I personally know of situations in which Pastors have refused or made it difficult to baptize the child of parents living together.  Now, if you read this blog you know I do not believe we should leave such living arrangements unchallenged but neither do I believe that the child should be made to suffer for the sin of the parents.  Baptism represents an opportune window for some catechesis, for an encounter with grace, which, last I checked, we believed is the means through which God works.  The key here is balance -- preparation and catechesis but not roadblocks to the means of grace... But with all of this is the key - follow up!


John said...

Rev Peters,

I am a layman who has thought a lot about the subject of Holy Communion before confirmation.

Bill and Bob are best friends who are both in fifth grade and attend the same church. Bill clearly understands what is received in the Sacrament. Bob doesn't quite grasp it. Bill is welcomed to the Lord's table, while Bob is not. How is Bob to be counseled in this situation? How is the likelihood that the friendship between these two believing kids may be in jeopardy been taken into consideration? Worse yet, what if Bob, with the maturity of a 10 or 11 year old, comes to believe that he is less, to God than is Bill?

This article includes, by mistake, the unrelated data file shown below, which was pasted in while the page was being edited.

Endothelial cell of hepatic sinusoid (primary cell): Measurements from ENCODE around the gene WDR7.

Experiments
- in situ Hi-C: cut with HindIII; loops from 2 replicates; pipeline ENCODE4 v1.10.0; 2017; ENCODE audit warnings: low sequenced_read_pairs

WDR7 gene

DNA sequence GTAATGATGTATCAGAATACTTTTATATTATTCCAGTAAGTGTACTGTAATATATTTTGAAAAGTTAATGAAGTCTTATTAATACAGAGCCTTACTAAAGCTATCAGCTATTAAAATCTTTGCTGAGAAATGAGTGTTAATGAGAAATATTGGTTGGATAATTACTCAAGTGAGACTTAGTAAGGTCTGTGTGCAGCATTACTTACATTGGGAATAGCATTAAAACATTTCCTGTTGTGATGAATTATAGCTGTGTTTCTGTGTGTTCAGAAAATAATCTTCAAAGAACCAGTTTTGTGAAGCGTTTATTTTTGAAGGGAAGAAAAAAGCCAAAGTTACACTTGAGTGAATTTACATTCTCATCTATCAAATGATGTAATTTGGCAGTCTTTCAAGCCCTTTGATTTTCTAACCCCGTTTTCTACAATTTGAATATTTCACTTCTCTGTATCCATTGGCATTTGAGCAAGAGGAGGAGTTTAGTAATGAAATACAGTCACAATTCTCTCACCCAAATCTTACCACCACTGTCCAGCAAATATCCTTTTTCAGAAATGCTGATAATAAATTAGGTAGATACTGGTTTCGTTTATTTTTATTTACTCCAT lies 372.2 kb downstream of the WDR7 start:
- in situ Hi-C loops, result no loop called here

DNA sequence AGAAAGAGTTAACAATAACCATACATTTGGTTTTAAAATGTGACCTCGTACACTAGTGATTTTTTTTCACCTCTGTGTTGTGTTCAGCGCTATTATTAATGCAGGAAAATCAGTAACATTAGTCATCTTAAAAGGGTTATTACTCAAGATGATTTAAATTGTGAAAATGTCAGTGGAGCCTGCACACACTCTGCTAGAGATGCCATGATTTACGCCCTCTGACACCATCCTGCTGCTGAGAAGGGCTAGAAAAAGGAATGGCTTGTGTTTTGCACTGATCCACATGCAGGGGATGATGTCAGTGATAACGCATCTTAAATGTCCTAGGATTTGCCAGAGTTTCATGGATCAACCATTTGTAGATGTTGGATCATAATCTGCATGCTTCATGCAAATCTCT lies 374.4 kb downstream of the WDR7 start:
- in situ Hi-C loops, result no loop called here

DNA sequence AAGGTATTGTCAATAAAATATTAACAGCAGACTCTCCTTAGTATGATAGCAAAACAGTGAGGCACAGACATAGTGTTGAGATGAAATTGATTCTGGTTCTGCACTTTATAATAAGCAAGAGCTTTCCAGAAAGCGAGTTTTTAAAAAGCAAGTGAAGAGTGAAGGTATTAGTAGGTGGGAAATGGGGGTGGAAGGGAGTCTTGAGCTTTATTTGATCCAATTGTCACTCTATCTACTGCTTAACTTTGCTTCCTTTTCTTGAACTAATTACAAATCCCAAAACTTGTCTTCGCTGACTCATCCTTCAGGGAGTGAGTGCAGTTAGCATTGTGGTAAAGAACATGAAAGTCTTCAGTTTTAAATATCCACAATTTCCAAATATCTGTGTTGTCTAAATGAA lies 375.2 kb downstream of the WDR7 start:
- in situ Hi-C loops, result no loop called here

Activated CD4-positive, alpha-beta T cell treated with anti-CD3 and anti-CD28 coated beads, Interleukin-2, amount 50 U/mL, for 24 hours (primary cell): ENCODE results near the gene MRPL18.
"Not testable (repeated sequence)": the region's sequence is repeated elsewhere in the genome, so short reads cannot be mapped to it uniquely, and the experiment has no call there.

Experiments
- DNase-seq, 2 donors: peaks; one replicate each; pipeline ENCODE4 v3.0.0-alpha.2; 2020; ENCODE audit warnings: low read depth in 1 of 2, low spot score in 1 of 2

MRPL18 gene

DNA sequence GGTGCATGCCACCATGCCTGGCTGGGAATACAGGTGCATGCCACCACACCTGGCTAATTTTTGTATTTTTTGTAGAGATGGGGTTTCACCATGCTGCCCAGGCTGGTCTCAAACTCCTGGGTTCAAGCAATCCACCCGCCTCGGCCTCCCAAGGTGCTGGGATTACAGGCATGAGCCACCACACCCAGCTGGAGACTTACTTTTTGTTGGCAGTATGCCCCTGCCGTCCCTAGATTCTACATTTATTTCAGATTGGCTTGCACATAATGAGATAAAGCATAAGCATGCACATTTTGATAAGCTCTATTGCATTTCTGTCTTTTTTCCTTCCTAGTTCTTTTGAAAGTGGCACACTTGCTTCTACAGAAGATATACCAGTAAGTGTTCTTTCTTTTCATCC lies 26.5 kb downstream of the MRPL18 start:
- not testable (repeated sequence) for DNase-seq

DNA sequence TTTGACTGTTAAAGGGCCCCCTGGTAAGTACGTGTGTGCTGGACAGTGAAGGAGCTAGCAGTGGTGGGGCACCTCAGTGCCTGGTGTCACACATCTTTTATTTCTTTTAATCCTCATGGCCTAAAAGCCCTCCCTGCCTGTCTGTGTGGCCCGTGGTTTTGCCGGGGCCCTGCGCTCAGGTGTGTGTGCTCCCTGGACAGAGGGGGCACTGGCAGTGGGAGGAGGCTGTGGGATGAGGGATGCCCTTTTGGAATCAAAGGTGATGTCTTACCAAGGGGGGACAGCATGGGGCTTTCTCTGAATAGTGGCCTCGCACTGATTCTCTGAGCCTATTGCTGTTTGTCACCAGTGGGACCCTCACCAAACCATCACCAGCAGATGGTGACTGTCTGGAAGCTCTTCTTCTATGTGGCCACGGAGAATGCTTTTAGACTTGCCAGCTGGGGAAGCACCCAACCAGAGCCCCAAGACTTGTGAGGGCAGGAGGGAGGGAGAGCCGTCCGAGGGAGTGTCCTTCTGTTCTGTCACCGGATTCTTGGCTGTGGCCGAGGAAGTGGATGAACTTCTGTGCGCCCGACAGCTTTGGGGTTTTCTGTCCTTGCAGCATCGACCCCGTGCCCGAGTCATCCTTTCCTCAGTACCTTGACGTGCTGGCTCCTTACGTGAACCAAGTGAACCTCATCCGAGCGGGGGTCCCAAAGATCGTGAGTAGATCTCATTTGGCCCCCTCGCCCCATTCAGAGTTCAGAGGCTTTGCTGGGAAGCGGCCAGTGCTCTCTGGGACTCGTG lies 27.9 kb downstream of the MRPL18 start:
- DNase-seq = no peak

Further, don't we have to go beyond what is received in Holy Communion? Bill is 11 and is attending a Roman Catholic wedding. He knows what is received in Holy Communion. How should he know that he must not partake of Holy Communion there?

Isn't Holy Communion a corporate thing because one's attendance at the altar is, in fact a public confession of one's faith, thereby showing the unity of faith of the congregation?

Doesn't confirmation serve in order for the congregation to be shown that the confirmands pesented are properly instructed and, therefore fully prepared to participate in Holy Communion?

How about the parents request early confirmation instruction rather than early participation in Holy Communion? If Bill appears ready to receive Holy Communion, isn't he also ready to be instructed into that faith which he will confess each and every time he participates?


Unknown said...

Jack, your points are valid. But they are answered not by black and white formulas (nor by confirmation which has not successfully kept our Lutherans from other altars or even coming to any altar) but by involving parents (who should explain why we don't participate in the Roman mass).